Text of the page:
Back in 1998, Sony came out with a camcorder, that under certain lighting conditions (not to mention only in daylight) with the use of the camcorder's infrared sensor (called NightShot iirc) and a black and white IR pass filter, lets you see through a layer of relatively cool clothing to the warm bodies underneath.

The cameras that could do this cost from around $700 to $2000 US. The funniest part of the entire story is that when this hit the news, all 400 thousand of them were sold within one week. Sony said they weren't going to recall them or publicize this use because they weren't that kind of company. Pretty predictable statement since A) It spread by word of mouth and news stories anyway so they didn't need to publicize anything about it and B) Sex is consistently the single biggest consumer magnet EVER.

My friend actually bought one, and went to the beach one day to try it out. He showed me the tape, and it worked pretty well. The people looked like they weren't wearing anything, and the only hint of clothing was a green glow where a bathing suit was. He sold the $1,200 camera on Ebay for $3,000 (See reason B above).


http://www.kaya-optics.com is a site dealing specifically with IR photographic technology along these same lines.

Thanks mcc.
Although Sony has since modified their camcorders so the Nightshot mode no longer has exposure control, and daylight shooting will be totally blown out to white, you can still buy these near-infrared filters (aka PF or Xray) from several places online. Kaya Optics is one I remember. You will, of course, pay the pervert markup.

Leaving aside the voyeur factor, these things can also show guns or shoplifted items beneath clothes, a robber's face beneath a mask, even see through tinted windows.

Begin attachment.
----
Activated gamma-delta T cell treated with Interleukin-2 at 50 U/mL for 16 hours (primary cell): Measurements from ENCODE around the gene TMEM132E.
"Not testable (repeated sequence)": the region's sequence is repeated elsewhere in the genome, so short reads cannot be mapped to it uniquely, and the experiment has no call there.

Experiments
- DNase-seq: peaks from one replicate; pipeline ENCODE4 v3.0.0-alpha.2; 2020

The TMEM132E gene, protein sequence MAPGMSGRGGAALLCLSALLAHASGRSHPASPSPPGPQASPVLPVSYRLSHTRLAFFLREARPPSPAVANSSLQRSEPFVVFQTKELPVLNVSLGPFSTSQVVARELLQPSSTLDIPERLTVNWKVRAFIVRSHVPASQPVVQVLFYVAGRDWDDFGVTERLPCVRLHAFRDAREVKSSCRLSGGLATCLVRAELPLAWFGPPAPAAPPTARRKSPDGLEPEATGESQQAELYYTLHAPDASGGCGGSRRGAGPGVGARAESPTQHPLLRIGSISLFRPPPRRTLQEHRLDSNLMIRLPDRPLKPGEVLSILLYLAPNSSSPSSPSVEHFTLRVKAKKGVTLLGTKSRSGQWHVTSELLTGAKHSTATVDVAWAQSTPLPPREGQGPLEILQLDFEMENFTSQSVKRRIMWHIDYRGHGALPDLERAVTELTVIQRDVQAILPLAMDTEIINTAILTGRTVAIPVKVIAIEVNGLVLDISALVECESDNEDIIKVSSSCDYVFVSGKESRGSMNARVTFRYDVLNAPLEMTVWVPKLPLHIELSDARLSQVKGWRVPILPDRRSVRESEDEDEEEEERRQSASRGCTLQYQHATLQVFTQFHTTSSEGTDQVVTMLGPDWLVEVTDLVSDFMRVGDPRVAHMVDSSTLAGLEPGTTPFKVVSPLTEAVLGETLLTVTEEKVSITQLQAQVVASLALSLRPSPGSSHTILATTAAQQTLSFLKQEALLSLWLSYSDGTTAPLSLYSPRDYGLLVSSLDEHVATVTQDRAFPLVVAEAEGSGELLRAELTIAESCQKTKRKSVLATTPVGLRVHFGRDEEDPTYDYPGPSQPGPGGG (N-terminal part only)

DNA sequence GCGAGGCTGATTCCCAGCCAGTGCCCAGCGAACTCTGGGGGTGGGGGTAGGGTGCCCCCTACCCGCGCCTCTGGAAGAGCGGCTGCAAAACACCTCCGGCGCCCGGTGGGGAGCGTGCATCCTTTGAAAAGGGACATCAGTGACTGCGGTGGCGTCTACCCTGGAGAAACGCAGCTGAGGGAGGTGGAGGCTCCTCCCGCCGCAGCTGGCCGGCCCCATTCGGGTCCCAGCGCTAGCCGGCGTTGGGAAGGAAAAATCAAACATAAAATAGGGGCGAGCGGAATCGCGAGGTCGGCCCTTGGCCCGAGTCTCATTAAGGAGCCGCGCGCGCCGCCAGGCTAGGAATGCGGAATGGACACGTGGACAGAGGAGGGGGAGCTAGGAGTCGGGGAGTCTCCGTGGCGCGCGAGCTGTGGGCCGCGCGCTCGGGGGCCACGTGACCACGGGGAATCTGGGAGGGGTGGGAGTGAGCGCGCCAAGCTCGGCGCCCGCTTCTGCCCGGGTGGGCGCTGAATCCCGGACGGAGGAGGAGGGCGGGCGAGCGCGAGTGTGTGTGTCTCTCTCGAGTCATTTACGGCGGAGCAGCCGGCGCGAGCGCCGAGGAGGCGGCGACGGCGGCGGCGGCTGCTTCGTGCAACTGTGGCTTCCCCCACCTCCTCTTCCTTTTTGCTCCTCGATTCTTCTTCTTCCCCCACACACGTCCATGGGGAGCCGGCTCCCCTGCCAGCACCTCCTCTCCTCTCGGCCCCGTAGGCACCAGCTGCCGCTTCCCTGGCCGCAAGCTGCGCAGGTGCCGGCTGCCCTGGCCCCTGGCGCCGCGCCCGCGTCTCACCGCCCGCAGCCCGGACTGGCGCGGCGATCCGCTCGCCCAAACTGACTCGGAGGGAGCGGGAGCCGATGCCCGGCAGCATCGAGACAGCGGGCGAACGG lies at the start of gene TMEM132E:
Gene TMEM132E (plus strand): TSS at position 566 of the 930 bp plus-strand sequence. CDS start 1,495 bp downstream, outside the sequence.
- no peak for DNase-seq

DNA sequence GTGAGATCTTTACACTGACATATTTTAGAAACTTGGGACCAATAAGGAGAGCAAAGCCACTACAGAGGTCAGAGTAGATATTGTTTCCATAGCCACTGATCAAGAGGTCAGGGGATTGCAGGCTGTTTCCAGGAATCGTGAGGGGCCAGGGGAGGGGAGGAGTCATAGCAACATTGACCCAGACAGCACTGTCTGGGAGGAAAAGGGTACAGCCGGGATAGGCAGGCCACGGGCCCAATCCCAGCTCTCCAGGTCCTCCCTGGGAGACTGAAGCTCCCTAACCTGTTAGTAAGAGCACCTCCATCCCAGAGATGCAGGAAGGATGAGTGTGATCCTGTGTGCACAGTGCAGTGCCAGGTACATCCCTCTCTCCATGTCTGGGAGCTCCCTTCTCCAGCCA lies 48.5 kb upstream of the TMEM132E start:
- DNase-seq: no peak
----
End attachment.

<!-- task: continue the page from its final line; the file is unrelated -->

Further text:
I'm not sure why SharQ is so sure I'm wrong, but I have actually seen the output from cameras with these lenses, and you can indeed see right through thin clothing, masks etc. No empirical data on tinted windows; it was alluded to on one of the review sites.

I guess readers will have to venture out into RL and see for themselves. :o)

The title of this node suggests radioactive rays, which is obviously not correct (Sony would sued to the point of being bankrupt before the end of the week)

The only scenario where seing through textile using Infra Red light is possible is:

  • With an IR pass filter installed on the camera(A filter that blocks everything but IR light)
    • This makes the image a lot darker as well
    • An IR pass filter is quite pricey ($100 for a good one - at least)
  • With lots of IR light present (i.e outside, in the sunshine)
  • Through thin, light colored clothing
    • No red / blue / black colored clothing will let IR light through
    • Most white clothing will absorb / reflect most of the IR light
    • Thick white clothing will not let the light through
    • Even through a thin, light t-shirt, only part of the rays would make whatever is under the clothes "visible"

(So spuunbenda: No, they can not show guns or shoplifted items beneath clothes, a robber's face beneath a mask or see through tinted windows)

In other words: Great (for Sony) that this rumor sold Sony lots of video cameras, but no matter how much of a pervert you might be, it is probably a bad argument for buying these particular cameras.

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